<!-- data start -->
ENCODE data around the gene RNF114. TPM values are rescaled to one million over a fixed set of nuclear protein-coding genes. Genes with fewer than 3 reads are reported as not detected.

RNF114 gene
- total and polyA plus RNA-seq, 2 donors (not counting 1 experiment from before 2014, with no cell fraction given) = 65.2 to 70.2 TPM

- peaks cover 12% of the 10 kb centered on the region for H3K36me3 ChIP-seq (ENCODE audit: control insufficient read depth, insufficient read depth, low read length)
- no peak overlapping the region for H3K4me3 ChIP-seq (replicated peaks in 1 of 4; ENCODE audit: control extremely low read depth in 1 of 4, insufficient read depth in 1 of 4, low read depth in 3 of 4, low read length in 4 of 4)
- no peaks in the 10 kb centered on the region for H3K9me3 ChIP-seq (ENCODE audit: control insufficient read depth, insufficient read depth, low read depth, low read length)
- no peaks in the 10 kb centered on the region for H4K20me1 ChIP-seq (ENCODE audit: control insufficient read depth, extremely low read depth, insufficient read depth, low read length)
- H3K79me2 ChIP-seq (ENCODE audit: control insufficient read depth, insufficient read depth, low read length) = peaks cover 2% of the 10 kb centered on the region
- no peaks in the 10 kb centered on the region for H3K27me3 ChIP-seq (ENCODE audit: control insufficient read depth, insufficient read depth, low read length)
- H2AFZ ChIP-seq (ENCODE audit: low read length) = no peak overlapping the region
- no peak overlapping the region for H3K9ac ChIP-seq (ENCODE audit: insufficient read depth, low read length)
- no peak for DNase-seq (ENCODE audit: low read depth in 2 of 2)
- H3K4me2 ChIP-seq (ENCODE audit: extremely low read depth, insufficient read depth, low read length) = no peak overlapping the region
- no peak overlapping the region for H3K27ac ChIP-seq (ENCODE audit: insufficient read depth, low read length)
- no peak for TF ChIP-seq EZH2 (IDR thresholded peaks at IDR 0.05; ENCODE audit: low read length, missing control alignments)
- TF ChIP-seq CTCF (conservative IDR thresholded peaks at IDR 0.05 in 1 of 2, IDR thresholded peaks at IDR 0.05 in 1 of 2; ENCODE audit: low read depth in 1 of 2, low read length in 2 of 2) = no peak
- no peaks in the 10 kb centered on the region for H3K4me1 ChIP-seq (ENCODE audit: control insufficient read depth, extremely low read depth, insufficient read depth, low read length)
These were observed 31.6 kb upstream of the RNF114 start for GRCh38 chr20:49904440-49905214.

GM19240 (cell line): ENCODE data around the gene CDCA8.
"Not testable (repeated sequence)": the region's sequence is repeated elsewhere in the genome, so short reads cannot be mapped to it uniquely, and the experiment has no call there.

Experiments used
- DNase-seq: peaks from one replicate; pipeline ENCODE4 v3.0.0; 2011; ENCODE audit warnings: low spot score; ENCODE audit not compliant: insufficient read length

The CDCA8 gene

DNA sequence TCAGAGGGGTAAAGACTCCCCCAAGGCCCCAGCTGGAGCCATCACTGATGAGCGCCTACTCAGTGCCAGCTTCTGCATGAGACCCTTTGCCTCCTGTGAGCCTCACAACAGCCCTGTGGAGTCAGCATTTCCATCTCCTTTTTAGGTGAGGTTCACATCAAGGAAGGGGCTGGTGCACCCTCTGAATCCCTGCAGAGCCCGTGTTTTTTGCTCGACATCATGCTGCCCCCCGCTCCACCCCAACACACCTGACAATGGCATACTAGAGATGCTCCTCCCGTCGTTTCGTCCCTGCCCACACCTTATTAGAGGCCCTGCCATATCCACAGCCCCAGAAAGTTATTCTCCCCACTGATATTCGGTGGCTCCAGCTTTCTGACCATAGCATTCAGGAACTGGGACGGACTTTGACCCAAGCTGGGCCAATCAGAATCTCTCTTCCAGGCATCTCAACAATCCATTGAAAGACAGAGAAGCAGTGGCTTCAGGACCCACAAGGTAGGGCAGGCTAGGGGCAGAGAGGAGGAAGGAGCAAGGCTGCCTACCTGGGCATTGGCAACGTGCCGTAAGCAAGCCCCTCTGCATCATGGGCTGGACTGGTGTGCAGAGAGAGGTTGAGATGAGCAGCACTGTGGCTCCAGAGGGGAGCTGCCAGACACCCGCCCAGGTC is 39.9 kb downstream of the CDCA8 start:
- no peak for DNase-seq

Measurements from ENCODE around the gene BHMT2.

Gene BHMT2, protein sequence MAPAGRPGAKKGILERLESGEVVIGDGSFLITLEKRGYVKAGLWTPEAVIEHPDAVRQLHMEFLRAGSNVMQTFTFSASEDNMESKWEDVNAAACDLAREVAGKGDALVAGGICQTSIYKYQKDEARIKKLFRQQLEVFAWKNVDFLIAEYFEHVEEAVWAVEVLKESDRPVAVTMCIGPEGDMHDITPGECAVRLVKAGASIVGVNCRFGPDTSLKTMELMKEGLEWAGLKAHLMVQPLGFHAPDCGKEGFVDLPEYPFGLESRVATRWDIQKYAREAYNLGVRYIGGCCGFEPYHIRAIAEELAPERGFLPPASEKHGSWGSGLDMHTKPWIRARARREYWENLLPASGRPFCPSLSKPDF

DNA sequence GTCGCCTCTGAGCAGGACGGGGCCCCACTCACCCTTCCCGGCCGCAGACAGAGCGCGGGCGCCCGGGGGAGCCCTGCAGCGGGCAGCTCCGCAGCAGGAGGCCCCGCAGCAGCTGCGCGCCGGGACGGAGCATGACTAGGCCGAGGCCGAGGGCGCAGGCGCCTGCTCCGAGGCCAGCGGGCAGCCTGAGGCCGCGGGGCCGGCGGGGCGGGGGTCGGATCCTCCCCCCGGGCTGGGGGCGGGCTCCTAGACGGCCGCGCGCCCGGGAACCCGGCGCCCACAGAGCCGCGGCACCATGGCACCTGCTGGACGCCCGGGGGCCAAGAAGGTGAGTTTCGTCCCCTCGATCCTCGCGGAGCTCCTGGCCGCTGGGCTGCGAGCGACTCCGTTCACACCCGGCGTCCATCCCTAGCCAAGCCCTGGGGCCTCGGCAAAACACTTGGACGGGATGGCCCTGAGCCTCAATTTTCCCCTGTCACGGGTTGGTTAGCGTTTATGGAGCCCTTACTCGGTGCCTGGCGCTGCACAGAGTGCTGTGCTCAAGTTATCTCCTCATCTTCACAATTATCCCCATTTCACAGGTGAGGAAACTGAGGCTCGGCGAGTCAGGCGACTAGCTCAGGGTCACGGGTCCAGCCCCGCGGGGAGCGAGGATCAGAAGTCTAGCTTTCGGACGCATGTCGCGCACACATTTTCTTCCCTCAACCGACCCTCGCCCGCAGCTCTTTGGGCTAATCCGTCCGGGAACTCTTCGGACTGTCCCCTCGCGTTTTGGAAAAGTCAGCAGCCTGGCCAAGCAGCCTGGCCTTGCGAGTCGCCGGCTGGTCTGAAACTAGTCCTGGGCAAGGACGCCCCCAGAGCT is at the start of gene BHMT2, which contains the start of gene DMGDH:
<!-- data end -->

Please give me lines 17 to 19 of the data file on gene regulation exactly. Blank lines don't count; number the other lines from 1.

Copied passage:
- no peaks in the 10 kb centered on the region for H3K4me1 ChIP-seq (ENCODE audit: control insufficient read depth, extremely low read depth, insufficient read depth, low read length)
These were observed 31.6 kb upstream of the RNF114 start for GRCh38 chr20:49904440-49905214.

GM19240 (cell line): ENCODE data around the gene CDCA8.